US Department of State Daily Press Briefing #137, Wednesday, 9/18/91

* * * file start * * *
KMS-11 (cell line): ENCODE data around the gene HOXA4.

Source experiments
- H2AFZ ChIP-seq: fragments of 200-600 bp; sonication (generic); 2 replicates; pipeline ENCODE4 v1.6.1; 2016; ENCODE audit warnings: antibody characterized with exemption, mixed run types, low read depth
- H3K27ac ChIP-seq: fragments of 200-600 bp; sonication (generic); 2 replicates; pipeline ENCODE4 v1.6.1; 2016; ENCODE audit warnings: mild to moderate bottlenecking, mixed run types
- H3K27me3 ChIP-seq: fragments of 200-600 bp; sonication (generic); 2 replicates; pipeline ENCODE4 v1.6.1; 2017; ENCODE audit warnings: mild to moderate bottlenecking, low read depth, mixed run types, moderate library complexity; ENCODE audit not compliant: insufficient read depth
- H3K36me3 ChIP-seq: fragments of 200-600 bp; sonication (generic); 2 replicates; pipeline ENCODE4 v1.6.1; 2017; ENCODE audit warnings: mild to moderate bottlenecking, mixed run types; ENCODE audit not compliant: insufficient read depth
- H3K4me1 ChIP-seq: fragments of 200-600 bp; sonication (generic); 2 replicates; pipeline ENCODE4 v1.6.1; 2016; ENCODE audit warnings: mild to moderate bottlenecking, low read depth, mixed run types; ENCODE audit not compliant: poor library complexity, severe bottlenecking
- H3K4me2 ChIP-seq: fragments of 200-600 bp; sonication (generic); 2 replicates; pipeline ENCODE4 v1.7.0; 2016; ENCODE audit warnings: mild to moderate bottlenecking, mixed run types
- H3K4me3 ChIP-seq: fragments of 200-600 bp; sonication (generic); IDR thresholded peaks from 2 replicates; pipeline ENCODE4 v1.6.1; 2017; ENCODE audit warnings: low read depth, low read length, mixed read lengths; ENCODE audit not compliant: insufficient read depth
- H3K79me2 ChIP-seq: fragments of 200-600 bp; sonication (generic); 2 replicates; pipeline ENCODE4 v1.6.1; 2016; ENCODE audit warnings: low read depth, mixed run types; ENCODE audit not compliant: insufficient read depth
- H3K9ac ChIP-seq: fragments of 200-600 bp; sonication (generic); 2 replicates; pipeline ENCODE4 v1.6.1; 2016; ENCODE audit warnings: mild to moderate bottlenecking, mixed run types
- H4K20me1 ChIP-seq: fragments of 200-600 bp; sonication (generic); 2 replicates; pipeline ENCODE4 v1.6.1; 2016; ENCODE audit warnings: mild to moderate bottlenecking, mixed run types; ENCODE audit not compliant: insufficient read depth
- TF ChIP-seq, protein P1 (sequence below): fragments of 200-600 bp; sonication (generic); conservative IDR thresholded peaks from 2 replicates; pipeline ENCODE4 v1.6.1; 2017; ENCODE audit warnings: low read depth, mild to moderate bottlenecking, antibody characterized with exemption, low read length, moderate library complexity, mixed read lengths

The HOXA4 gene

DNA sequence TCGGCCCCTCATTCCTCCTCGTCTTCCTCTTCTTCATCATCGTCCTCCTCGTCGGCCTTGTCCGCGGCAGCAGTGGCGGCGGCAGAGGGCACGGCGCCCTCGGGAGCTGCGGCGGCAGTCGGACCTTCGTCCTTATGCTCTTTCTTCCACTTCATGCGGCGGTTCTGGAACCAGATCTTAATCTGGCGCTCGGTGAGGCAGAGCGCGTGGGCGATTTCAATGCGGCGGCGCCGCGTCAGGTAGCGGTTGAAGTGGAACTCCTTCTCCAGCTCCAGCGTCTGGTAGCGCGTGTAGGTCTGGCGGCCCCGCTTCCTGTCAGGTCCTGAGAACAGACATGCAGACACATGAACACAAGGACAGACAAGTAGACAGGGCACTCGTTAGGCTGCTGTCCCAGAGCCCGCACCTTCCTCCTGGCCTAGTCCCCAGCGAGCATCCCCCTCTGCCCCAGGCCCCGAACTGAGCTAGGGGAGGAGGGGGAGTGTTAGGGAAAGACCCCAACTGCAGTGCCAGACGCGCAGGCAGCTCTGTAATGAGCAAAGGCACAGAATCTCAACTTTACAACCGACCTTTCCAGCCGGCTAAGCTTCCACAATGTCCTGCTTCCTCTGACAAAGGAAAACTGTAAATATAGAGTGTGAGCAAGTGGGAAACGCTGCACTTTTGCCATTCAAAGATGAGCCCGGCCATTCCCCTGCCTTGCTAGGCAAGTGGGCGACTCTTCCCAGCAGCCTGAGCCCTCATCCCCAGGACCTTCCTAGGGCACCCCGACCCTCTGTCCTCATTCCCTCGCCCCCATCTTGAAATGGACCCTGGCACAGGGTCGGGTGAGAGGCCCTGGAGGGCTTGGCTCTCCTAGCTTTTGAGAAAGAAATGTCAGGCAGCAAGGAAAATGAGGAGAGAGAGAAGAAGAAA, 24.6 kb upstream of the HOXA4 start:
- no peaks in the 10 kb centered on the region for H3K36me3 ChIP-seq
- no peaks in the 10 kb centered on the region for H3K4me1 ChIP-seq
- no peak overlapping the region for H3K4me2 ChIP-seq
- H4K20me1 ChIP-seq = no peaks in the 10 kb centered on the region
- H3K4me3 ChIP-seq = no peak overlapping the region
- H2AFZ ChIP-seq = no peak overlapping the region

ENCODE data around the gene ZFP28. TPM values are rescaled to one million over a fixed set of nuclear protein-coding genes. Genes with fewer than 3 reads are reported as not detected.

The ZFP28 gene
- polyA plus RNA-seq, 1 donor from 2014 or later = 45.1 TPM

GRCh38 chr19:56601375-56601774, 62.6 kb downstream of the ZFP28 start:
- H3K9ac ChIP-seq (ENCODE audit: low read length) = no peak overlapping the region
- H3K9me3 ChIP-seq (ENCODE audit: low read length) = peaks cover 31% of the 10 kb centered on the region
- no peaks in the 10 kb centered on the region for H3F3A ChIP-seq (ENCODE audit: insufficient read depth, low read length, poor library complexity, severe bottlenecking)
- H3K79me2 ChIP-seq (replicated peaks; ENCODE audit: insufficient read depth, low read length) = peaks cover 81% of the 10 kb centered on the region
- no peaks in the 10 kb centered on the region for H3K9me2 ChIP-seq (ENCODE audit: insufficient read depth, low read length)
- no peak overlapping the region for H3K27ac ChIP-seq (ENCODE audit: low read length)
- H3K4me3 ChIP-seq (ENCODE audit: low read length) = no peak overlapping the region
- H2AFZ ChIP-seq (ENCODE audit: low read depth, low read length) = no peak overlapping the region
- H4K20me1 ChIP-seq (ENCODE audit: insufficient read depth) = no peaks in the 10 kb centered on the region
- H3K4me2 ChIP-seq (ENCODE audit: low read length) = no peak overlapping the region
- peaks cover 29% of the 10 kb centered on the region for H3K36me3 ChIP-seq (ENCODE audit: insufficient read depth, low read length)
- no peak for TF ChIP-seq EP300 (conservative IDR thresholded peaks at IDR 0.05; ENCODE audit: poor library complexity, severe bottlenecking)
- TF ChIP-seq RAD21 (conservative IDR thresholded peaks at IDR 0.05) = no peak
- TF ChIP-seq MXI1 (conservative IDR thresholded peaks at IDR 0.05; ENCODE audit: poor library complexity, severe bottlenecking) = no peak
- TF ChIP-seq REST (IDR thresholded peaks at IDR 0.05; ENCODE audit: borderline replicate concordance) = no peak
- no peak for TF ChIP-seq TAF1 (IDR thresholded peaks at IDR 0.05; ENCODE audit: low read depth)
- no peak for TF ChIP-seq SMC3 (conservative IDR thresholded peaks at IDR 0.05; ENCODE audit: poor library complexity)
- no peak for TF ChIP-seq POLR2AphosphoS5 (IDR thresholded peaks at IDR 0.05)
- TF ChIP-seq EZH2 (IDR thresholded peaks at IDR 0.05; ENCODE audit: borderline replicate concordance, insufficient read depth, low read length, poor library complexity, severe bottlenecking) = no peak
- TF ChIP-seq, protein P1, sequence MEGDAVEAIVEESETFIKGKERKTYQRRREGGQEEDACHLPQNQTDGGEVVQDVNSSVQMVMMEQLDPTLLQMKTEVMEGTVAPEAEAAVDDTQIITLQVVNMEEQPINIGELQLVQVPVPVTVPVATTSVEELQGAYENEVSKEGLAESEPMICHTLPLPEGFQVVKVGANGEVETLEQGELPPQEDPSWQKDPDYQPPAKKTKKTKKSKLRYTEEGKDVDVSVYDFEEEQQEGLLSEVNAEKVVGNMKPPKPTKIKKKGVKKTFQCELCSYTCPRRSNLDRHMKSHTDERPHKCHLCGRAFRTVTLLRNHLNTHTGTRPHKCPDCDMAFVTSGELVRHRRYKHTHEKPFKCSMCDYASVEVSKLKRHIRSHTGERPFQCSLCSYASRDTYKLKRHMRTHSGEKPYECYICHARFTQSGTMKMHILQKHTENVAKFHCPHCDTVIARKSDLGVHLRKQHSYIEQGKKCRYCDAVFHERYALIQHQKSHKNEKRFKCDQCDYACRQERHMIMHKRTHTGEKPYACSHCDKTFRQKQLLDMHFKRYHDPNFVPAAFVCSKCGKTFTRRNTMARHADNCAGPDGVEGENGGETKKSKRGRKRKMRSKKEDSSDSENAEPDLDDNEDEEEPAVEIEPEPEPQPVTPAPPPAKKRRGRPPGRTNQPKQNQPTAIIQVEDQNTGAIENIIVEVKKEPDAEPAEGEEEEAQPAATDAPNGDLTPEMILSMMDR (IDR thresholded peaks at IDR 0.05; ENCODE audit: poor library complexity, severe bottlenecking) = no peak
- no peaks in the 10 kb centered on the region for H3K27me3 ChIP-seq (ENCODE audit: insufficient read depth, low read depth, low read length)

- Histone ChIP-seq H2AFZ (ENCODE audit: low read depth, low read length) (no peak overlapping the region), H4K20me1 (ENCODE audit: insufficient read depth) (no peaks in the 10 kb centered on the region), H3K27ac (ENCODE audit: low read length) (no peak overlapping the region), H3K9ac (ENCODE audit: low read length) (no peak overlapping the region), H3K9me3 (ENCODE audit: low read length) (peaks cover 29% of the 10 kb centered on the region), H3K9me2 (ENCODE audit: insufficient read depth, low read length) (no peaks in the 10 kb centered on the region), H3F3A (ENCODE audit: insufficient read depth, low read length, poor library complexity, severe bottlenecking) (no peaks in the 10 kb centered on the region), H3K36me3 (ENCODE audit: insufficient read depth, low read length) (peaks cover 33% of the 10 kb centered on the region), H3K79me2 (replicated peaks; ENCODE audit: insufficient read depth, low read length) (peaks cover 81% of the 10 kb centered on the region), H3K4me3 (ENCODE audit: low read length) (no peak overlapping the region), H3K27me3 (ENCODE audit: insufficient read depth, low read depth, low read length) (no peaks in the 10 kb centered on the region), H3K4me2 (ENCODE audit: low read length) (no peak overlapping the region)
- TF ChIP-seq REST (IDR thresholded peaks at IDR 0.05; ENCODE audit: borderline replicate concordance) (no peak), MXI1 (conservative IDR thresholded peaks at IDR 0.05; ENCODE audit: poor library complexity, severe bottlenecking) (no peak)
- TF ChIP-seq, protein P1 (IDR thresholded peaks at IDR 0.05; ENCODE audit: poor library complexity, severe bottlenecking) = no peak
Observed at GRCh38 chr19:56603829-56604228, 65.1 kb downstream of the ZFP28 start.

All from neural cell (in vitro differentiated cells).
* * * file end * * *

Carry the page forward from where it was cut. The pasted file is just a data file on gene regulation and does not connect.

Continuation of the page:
Boucher Source: State Department Deputy Spokesman Richard Boucher Description: 1:00 PM, Washington, DC Date: Sep 18, 19919/18/91 Category: Briefings Region: MidEast/North Africa, E/C Europe, Southeast Asia, Caribbean Country: Iraq, Yugoslavia (former), Croatia, Slovenia, Serbia-Montenegro, Israel, USSR (former), Mexico, Liberia, North Korea Subject: Travel, Human Rights, Arms Control, Regional/Civil Unrest, Democratization (ON THE RECORD UNLESS OTHERWISE NOTED) MR. BOUCHER: Good afternoon, ladies and gentlemen. I'm sorry I'm late today. I'll try to make it up to you. I don't have any announcements or statements to make so I'd be glad to take your questions. Q Tell us about the bombing of Iraq? That will make it up. MR. BOUCHER: I don't have anything on that subject, Norm. Q You've been talking for -- I don't know -- a couple of weeks about the need for Iraq to comply with all relevant U.N. Security Council resolutions. I wonder if you have a list of the provisions of the resolutions with which they are not in compliance? MR. BOUCHER: The most recent list, I think, was done in the President's letter to the Congress. It was sent on September 16. I can give you some of the highlights of that. I believe the White House has released the full text. The letter notes that Iraq has permitted some access to facilities related to weapons of mass destruction. It says the inspectors have viewed some ballistic missiles and chemical munitions and catalogued large volumes of equipment related to Iraq's nuclear and other programs. It goes on to say, however, that Iraq continues to misrepresent the scope of its programs in these areas, to use deception and concealment to prevent inspection teams from locating equipment subject to elimination under Resolution 687 and to deny inspection teams full and unrestricted access to facilities associated with weapons of mass destruction of ballistic missiles. This pattern of behavior, as well as other Iraqi violations of the requirements of Security Council Resolution 687, resulted in the adoption on August 15 of Resolution 707, which condemns Iraq for. these actions and holds it in material breach of its obligations. In addition, the IAEA Board of Governors voted on July 18 to find Iraq in violation of its safeguards agreement and thus of the Non-Proliferation Treaty. Q Have they not come clean in all of the areas -- nuclear, biological, chemical, etc.? MR. BOUCHER: There are still areas that need to be explored by the inspectors, I think, in all those areas. They have, with various teams, failed to provide full access, failed to provide full compliance with the resolution; and certainly over time -- even now -- have failed to provide full disclosure. Q Can you give us a readout on the Secretary's meeting with Prince Bandar? MR. BOUCHER: No, I can't. Q Richard, were the Iraqis informed of the U.S. decision to send more planes and possibly to provide military escorts for the inspection team? MR. BOUCHER: First of all, on the question of more planes and things like that, I think you've seen Secretary Cheney's comments this morning, and certainly I'm not in a position to go anywhere beyond what he said on that. I can review the situation with you, and that is that Iraq is obligated under U.N. Security Council Resolution 687 to eliminate its weapons of mass destruction and missile capabilities. To date, it has failed to comply with this and other relevant U.N. resolutions. Moreover, Iraq continues to employ concealment and deception to evade U.N. Special Commission inspection teams in order to preserve the capability to produce and deploy these weapons illegally. Most recently, Iraq denied the U.N. Special Commission the right to use U.N. helicopters in support of its inspections. Now, Iraq is attempting to impose conditions on the use of these helicopters. This is a clear violation of U.N. Security Council Resolution 707 which permits the use of helicopters without conditions. Iraq will continue to pose a threat to countries in the region until it complies fully with the relevant U.N. Security Council resolutions. The members of the Security Council and the head of the U.N. Special Commission have informed Iraq that it must fully comply with all relevant U.N. Security Council resolutions without delay. We have told Iraq that failure to comply unconditionally with the Security Council's mandatory resolutions will have grave consequences. Q Richard, what you're saying then is that it wouldn't require a further resolution; that the Security Council has already authorized, if necessary, the use of force? Is that your position? MR. BOUCHER: What I'm saying, Jim, is that the members of the Security Council, through the Security Council President, have made very, very clear to Iraq in a series of meetings, including a meeting yesterday by the current Security Council President with the Iraqis, that these resolutions are mandatory and that they must comply with them. Q And is there the provision in those various resolutions for the use of force now? MR. BOUCHER: I don't have any further readings on that subject, Jim. We've addressed it before. I don't think there's a new issue involved with that. The resolutions are very clear in requiring mandatory Iraqi compliance, and the will of the Security Council members is very clear in ensuring that that happens. Q Let me put it another way, then. In the past, 687 has been used as the basis for the use of force by the United States and its allies inside Iraq. Is that not right? MR. BOUCHER: There have been a series of resolutions of the United Nations that are mandatory. There were resolutions last Fall; there were resolutions this Spring. They have made very clear that Iraqi compliance is mandatory. Q The question -- those resolutions have already been used as a precedent for the use of force against Iraq? MR. BOUCHER: Let me try to put it this way, Jim: The resolutions are mandatory. I have not heard any discussion of a requirement for further resolutions at this point. Q Richard, have we notified -- did we notify the U.N. before we took these actions? Was this part of the consultation process in New York? MR. BOUCHER: Again, I would have to say, "What actions?" -- because I'm not prepared to go beyond the Pentagon in terms of the kind of planning that they might be doing, or what they have to say now, or eventually in terms of actions that they might be taking to support that planning. The point, I think, has been that we've been in close consultation with other members of the Security Council, with friends and allies; that we are all agreed on the need for Iraq to comply with these resolutions, and that point has been made very clear to the Iraqis. Q Some reports indicate that the military action might be limited to providing protection for inspection aircraft. But you talked today or warned today about grave consequences. That sounds like something far greater? MR. BOUCHER: At this point, I'm not in a position to discuss anything that's really the Pentagon's business, and the Pentagon chief -- Secretary Cheney -- has said he's not going to discuss the plans. Obviously, it's prudent to have contingency plans. At this point, the efforts that we are making, along with other members of the United Nations, is to ensure that Iraq understands that it must comply with these resolutions and to tell Iraq that it should do so without delay. Q You just said that you haven't heard discussion on the need for further resolutions. Could you take the question as to what the opinion here is on that? MR. BOUCHER: I'll see if we have a more legalistic reading than the one I was able to give you. Q Some think we should have dealt with Saddam Hussein the first time. Is he in peril of being dealt with this time if he doesn't very quickly comply? MR. BOUCHER: Pat, the issue here is compliance with mandatory resolutions of the U.N. Security Council. It's a process that was established by the Security Council after the war to ensure the destruction of Iraq's weapons of mass destruction. It's a process, which I just said, until it's completed, as long as Iraq has not complied fully with relevant U.N. Security Council resolutions, we believe that Iraq will continue to pose a threat to the region. I would go back to what the President said in his letter to Congress, and that's that the United States will not tolerate the continuation of this situation -- that is, Iraqi non-compliance in violation of U.N. Security Council resolutions, and, if necessary, will take action to ensure Iraqi compliance with the Council's decisions. Q Is this a broader problem than aerial inspection? Is that the principal difficulty, the aerial inspection, or is it wider than that? MR. BOUCHER: There has been a pattern of obstruction by Iraq and non-compliance with various aspects of the U.N. Security Council resolutions. The most immediate problem that we're dealing with now is its refusal to allow the inspectors to carry out their mandates under Resolution 687 and 707, which stipulate that the inspectors can use helicopters to carry out their inspections without any conditions being attached. Q Richard, also at issue is who enforces Iraq's compliance with the U.N. resolutions. Is it assumed that this is the role of the United States, or is this something that the United Nations has asked the United States to take the lead in, or is it part of the consultations you talked about? MR. BOUCHER: I don't think I can go beyond saying at this point that we have discussed this with the other countries in the Security Council. I think everybody is in complete agreement that Iraq must comply with the resolutions. Q Well, in the text of that letter that you just read, doesn't the President say that the United States will not tolerate? MR. BOUCHER: It's exactly what it says. Q Doesn't that imply the possibility of unilateral action rather than going to the Security Council for multilateral action? MR. BOUCHER: But I'm not going to try to speculate at this point on actions that the Pentagon and the President have not announced or confirmed. The President said, if necessary, we'll take action to ensure Iraqi compliance. I think that speaks for itself. Q You would agree that does imply the possibility of unilateral American action? MR. BOUCHER: I'm not going to choose between various options at this point. Q Have we gotten any kind of response from Iraq yet? MR. BOUCHER: The most recent response that I'm aware of was the one from the Iraqis where they tried to impose conditions on the deployment of helicopters. Q How long ago was that? MR. BOUCHER: It was yesterday or the day before. I said the Security Council President has been back in touch with the Iraqis since then -- I believe it was yesterday -- to tell them that they must comply without conditions and without delay. Q Richard, just to pin down Jim's question, the contingency planning that is underway is a unilateral, United States action and not planning by the coalition; is that correct? MR. BOUCHER: I'm not going to say anything more on contingency planning than what Secretary Cheney was unwilling to say this morning. Q What can you tell us about allied cooperation here? Are they with us on this matter? MR. BOUCHER: I would just say that we've been working very closely with members of the Security Council and with other countries. We've been discussing this issue, and we're all united in the view that these are mandatory resolutions that Iraq must comply with. Q Have you been in touch with the Iraqis? MR. BOUCHER: I believe Ambassador Pickering, over the course of the last several days, has been in touch with the Iraqis. Most of the discussions that I'm aware of were conducted by the Security Council President -- I think that's the Ambassador from France at this point -- to deliver the message from the entire Security Council. Q Could you figure out what amount of the Desert Storm force remained that you may use for another operation? MR. BOUCHER: As far as what forces remain in the region, you'll have to check with the Pentagon. I don't know that. Q Is there any bilateral contacts, outside the United Nations -- what I mean is, between the United States and Iraq directly -- to impress upon the Iraqis the seriousness of the situation? And, by the way, would you consider this situation a crisis at this point in time? MR. BOUCHER: I'm not going to use any new adjectives on this one, Frank. We have said very clearly that Iraq's non-compliance could have grave consequences. I think that message is very clear. It's the message that we've been conveying in our public statements. It's the message that, as I said, I believe Ambassador Pickering has conveyed to the Iraqis in New York. But more importantly, it's the message that's coming out of the U.N. Security Council and, on behalf of the Council, the President. Q And the first part of the question about -- MR. BOUCHER: The message. Q -- possible consultations directly. Perhaps the appointment of a special envoy to resolve this crisis? MR. BOUCHER: I haven't heard any discussion of that. Q Is there any time frame involved, for example, in the gathering in New York next week when the Foreign Ministers presumably will have a chance to talk with each other face-to-face on this issue? Is that sort of the decision point? MR. BOUCHER: I'm not aware of any specific decision points. And since these are not decisions made by me, but rather they are made by the President, I wouldn't predict when he might make further decisions in this regard. I think Secretary Cheney was asked if we had set a deadline. He said pretty much that we hadn't. But I think I made clear today that Iraq's compliance is mandatory and that Iraq should comply without delay. That message has been communicated to the Iraqis. Q What immediately must Iraq do to demonstrate its compliance? MR. BOUCHER: Permit full access by the inspectors, fully disclose what it has, and most importantly, allow the inspectors to use their helicopters without any conditions being attached. Q They have to say that or just allow it to happen? MR. BOUCHER: In the end it is action, not words, that count. But, certainly, the first step might be their saying that. Q On a new area, Richard. On Yugoslavia, do you have any new situation update there? And also, anything to report on Americans maybe being evacuated or moved out? MR. BOUCHER: Yes. Let me try to run through pretty much everything I've got on this. As far as the fighting goes, fighting intensified in the Zagreb area following the signature of the cease-fire agreement yesterday. That's two facts noted in the same sentence. It's not necessarily linked. There were several air-to-ground attacks by Yugoslav air force planes in and around Zagreb. The level of fighting in the Zagreb area has declined this morning. Yesterday's cease-fire agreement went into effect at noon today, Yugoslav time, but it's still too early to assess whether it's holding. Here in the Department, we established a monitoring group in the Department's Operation Center early this morning -- I think it was about 3:00 a.m. -- to consider the security situation in Croatia, including U.S. personnel and other Americans in Zagreb. All official American personnel in Croatia are safe and accounted for. The Department decided early this morning to order the departure of non-essential personnel from the U.S. Consulate in Zagreb. This will reduce the staff from 15 to 5 persons as of today. The situation of American officials in Belgrade remains under review. American citizens in Croatia have been advised of this development by the Consulate's warden system and via Croatian radio. The Department's long-standing travel advisory, of course, is being revised to reflect the drawdown in the Consulate's staff. The Consulate has sought today to notify Americans of the drawdown and to offer them assistance in leaving Croatia along with the U.S. official personnel. We understand that several American citizens took advantage of this offer and went with our people today. The Consulate will continue to render all possible assistance to American citizens. Q Where are these people going when they leave Zagreb? MR. BOUCHER: They left this morning -- I understand it was our ten people plus six private citizens that went with them. They were going by motorcade through Slovenia and on to Austria. Q Was there any discussions of military intervention with the EC? MR. BOUCHER: The EC, I believe, is having meetings. I'm not exactly sure where we are in terms of WEU meetings. I said yesterday that the issue of peacekeeping was one that we felt they could properly examine at this point. Q Richard, are there any plans for any sort of American intervention or peacekeeping efforts, or is this something that's being strictly left to the EC and the WEU? MR. BOUCHER: At this point, I'm not aware that they have made any decisions on their intentions with regard to peacekeeping. Certainly, the focus of our efforts has been to support, through the CSCE, the mandate that was given to the European Community to try to work out this problem and to support the efforts of Lord Carrington -- who has been trying to work out a peaceful solution involving all the parties -- and who yesterday sought and obtained a cease-fire agreement from various parties. We've urged, and we will continue to urge, both sides to commit themselves publicly and by their actions to an effective cease-fire. Q There was, at one point, talk about an arms embargo if the fighting didn't stop. It turned out there wasn't a whole lot of arms that we were sending there anyway. Is there any embargoes, any trade embargoes that are being planned? Anything of that sort? MR. BOUCHER: I think the embargo on shipments of arms was announced and carried out by us. I believe the Secretary had some meetings with EC presidency representatives and announced it, and it was put into effect immediately. Q Yes, I understand. I'm just asking if there's any way to go beyond that? MR. BOUCHER: I'm not aware of anything new beyond that. Q Richard, in another area. I know you hate to talk about the Middle East. But, just for the record, just in terms of what U.S. policy is or is not, could you state for us what the U.S. Government's view is regarding Israeli settlements in the occupied territories? MR. BOUCHER: Our basic view on settlements, I think, is very well-known. It has not changed. Are you asking about how this relates to loan guarantees? MR. BOUCHER: No. I was just asking, for the record, so that we can have it as a marker from which we will move forward. MR. BOUCHER: Our position on settlements, I think, has been restated many times by ourselves and by the President, and that is that they're an obstacle to peace. Q And nothing more than that -- just an obstacle to peace? MR. BOUCHER: That's pretty much the essence of the statement. Q And since you've raised it, what is the connection between them and the housing loan guarantees? MR. BOUCHER: Maybe I shouldn't have. I looked back at a lot of things that were said this morning. Let me try to make this a little clearer for you. There certainly has been, first of all, no change in our position on loan guarantees. What the Secretary and the President have said on numerous occasions is that they're asking for a 120-day delay to avoid adverse consequences for the peace process, a request that we see as quite reasonable in our view. The Secretary, during the course of his visit, has given the six points to the Israelis. You know the White House as well has laid these out publicly. These are six points that describe the position of the Administration in detail and that include our intention to consider loan guarantees in January without any further delay. As the President said on September 6, "We don't want to engage in a debate on the issue of guarantees now." He said, further, on September 12, that "This postponement is not meant to prejudice in any way what we would do come January." The Secretary of State, I believe, has made the same point. That is our position. We will discuss loan guarantees and the issues surrounding those guarantees in January. Q Richard, to follow up on that. An official who briefed reporters in the Secretary's party yesterday said that, "I think that what they" -- meaning the Israelis -- "want us to do is agree that come January we would not ask for any conditions on this aid respecting their continued settlement practices." Can't that fairly be interpreted as linking a freeze on settlements with the loan guarantees? MR. BOUCHER: Mark, our position on settlements is well-known. It has not changed. It's not new information that the Administration believes that when the Congress debates the issue of the $10 billion in loan guarantees to Israel, we have a right to know how those guarantees will be used. I'm not going to go beyond this at this point. These are all issues which will be discussed in January. Q A different subject. Amnesty International has released a report today on Mexico saying that up to 99 percent of criminal suspects are tortured or mistreated. Do you have anything on that? MR. BOUCHER: I have not seen the report, and I can't comment on specific items that may be in it. In general, our view is that the Mexican Government is strongly committed to improving human rights performance. Mexico's Attorney General recently announced that 12 federal police officers accused of torture and murder would be prosecuted. Further, he has promised to study the Amnesty report "very seriously and with great interest." Last year, President Salinas formed a National Human Rights Commission. That Commission sponsored important human rights reforms, such as a law specifying that confessions can only be made in the presence of an attorney for the accused. The Commission is also investigating hundreds of allegations of human rights abuses. We fully support the Mexican Government's continuing efforts to ensure respect for human rights. Q Have we been in touch with the Mexican Government on this? It seems that their track record has not been terrific in this area. MR. BOUCHER: As I said, they've made many efforts, which I'm trying to point out to you, to improve the situation on human rights. We see the establishment of the Commission last year and the activities of that Commission after it's establishment as being very important. Obviously, we've discussed all these issues with the Commission, but I don't think we've discussed the Amnesty report since we don't have it yet -- sorry, discussed all these issues with the Mexicans, including the Commission, but not the Amnesty report which we don't have. Q Anything on reports that another hostage may be released and that it may be Jack Mann? MR. BOUCHER: No, I don't. We've seen the reports, but I don't have anything specific for you. Q Do you have something on Liberia there? MR. BOUCHER: Do you have a question on Liberia there? Q Well, that's a question. I believe there are some peace talks in Liberia. MR. BOUCHER: I try to deal with the substance of the issue rather than pieces of paper, George. There was a communique that was issued at the close of the meeting at Yamoussoukro, Cote d'Ivoire. The communique states that agreement was reached on disarmament and the establishment of an elections commission, which are vital steps in preparing the way for free and fair elections in Liberia. The U.S. is encouraged by Charles Taylor's commitments to disarm. We applaud the very positive efforts to resolve the conflict in Liberia. We would urge all regional leaders to support the decisions reached at Yamoussoukro and to participate fully in the peace process. Q Concerning North Korea. North Korea yesterday became a member of the United Nations, and the U.N. with the resolution power or the resolution process, could press North Korea to comply with the safeguards agreement or MIA/KIA problem, clarification or something like that? Could you expect that? MR. BOUCHER: I don't know of any plans at this point. I just don't have any information on that. Q You have no policy change with North Korean interest in the United Nations towards North Korea? MR. BOUCHER: Just what I think we've made clear before, that we were pleased to have sponsored the admission of our long-standing friend and ally, the Republic of Korea, as well as the Democratic Republic of Korea, as new members of the United Nations this year. We believe that the admission of both Koreas to the United Nations will contribute to stability, and we hope it will foster continued dialogue between North and South. Q Richard, do you have anything on the health of Mr. Yeltsin? MR. BOUCHER: No, I don't. We've seen the same kind of reports that you're seeing. Q Thank you. (Press briefing concluded at 1:25 p.m.)